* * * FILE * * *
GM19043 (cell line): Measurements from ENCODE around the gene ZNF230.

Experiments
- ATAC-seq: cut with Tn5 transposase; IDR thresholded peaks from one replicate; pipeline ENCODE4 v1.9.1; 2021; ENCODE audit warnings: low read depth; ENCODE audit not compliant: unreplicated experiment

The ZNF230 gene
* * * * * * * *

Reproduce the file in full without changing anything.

GM19043 (cell line): Measurements from ENCODE around the gene ZNF230.

Experiments
- ATAC-seq: cut with Tn5 transposase; IDR thresholded peaks from one replicate; pipeline ENCODE4 v1.9.1; 2021; ENCODE audit warnings: low read depth; ENCODE audit not compliant: unreplicated experiment

The ZNF230 gene